Biden’s Climate Actions

With their focus on addressing the climate crisis, restoring a respect for science, creating jobs, and delivering environmental justice, Wednesday’s executive orders from the Biden administration are cause for sober-minded reflection and hope. Climate and environmental organizations have praised the executive actions. Varshini Prakash from the Sunrise Movement declares, “Today makes clear that President Biden hears our generation’s demands loud and clear, understands the power of our movement, and is serious about using executive power to deliver on his campaign promises.”

In the context of the climate crisis, one can always say that almost any action doesn’t go far enough. A critic could also point to the partial commitment of putting a “pause” on the fossil fuel leasing of federal lands while Biden declares his administration will not “ban fracking.” Even though it is true that his administration cannot unilaterally ban fracking, it remains to be seen how the present measure will play out as part of a possibly larger political strategy.

With that said, there are reasons to take a very positive view of the executive actions. First, as Christians, one question to ask in reviewing any policy is whether or not it will tangibly make the lives of one’s neighbors better. With Biden’s executive orders, there are prominent aspects that suggest concrete improvements that go beyond the rhetoric of lofty goals and the promises of new task forces. Consider the establishment of a job creating Civilian Climate Corps modeled after New Deal’s Civilian Conservation Corp or the mandate to deliver 40% of benefits from climate investments to frontline communities. These policies can make a real difference in the lives of one’s neighbors.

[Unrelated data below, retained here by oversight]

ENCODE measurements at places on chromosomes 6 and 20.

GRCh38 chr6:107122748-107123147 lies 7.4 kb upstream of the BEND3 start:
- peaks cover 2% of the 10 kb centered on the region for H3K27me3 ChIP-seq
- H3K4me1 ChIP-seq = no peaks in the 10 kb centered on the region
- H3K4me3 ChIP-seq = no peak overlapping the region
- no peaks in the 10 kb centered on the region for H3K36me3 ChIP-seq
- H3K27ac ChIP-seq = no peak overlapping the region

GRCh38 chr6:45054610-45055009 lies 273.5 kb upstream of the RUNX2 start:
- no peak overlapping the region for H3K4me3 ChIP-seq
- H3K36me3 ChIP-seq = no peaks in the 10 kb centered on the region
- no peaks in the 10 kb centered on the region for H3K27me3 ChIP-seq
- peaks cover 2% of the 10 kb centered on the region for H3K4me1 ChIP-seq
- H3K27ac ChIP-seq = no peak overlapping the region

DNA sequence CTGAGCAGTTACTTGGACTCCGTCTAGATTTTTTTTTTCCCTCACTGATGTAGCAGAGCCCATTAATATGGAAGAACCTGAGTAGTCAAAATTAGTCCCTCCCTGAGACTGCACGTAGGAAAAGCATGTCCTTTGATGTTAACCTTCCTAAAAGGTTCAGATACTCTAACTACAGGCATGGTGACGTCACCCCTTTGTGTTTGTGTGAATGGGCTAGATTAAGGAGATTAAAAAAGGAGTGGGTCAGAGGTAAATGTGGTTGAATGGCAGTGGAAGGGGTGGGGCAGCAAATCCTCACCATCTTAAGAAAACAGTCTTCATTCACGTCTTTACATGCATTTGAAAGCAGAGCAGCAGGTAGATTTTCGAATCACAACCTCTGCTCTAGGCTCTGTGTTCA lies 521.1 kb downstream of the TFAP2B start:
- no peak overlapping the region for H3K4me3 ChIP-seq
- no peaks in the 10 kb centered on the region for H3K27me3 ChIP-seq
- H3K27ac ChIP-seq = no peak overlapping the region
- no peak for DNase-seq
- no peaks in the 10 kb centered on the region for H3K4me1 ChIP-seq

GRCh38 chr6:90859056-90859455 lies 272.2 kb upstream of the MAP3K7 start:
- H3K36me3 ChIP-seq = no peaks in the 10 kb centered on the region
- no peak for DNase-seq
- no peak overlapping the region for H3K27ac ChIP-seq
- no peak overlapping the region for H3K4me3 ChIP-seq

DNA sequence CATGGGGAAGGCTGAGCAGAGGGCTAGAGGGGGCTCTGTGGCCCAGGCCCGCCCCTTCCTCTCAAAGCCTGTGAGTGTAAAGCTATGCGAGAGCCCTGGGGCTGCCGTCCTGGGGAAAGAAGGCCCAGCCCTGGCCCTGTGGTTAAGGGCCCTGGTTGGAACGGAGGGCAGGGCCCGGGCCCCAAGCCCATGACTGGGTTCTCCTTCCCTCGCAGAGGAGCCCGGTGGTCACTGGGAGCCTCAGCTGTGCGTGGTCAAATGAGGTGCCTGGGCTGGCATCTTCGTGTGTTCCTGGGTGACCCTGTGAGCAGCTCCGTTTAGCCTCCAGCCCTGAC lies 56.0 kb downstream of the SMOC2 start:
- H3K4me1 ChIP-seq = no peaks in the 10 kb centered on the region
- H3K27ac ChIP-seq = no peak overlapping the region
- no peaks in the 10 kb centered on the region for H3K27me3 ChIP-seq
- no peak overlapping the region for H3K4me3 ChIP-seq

A second reason for a more positive view is that Biden’s actions are the result of a movement that will only continue to grow in numbers and power. A sustained movement can not only bring accountability to goals but can also increase the ambition of those goals. Faith communities can play a key role in this movement by converging to act with a clear articulation of why we do so. We act because we are caretakers and protectors of creation. We act because we fiercely love our neighbors and our children. We act because we are driven by a God propelled sense of justice. When the faithful act together in love and in justice, we become an embodied hope for ourselves and for others.

Categories: Column The Pollinator: UCC Environmental Justice Blog

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